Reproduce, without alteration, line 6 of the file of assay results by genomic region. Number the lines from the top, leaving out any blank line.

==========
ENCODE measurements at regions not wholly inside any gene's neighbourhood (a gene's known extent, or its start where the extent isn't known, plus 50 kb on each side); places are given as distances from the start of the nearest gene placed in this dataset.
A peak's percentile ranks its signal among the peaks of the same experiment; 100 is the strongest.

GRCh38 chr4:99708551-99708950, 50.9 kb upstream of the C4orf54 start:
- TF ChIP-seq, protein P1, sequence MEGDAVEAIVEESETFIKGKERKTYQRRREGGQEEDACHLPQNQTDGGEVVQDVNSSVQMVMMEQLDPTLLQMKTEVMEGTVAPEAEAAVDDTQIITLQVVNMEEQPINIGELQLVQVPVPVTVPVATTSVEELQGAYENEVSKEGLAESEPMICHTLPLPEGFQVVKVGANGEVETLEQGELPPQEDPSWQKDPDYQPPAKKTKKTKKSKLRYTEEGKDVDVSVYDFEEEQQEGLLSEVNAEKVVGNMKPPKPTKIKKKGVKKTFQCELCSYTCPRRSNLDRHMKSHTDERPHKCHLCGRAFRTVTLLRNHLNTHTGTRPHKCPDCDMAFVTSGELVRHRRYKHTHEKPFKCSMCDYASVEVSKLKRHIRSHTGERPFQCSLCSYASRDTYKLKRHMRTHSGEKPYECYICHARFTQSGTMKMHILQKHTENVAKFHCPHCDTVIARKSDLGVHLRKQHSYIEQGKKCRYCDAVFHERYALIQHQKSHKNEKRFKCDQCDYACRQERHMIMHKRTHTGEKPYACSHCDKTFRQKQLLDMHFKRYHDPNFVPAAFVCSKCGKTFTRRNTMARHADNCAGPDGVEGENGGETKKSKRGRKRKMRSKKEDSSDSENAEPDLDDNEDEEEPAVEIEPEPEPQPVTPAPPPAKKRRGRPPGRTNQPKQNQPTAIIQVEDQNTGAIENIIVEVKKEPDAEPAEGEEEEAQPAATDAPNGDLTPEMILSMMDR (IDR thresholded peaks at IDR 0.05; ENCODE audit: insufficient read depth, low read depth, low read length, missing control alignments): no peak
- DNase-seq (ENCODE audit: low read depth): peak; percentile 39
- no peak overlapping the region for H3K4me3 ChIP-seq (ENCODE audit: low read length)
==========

- no peak overlapping the region for H3K4me3 ChIP-seq (ENCODE audit: low read length)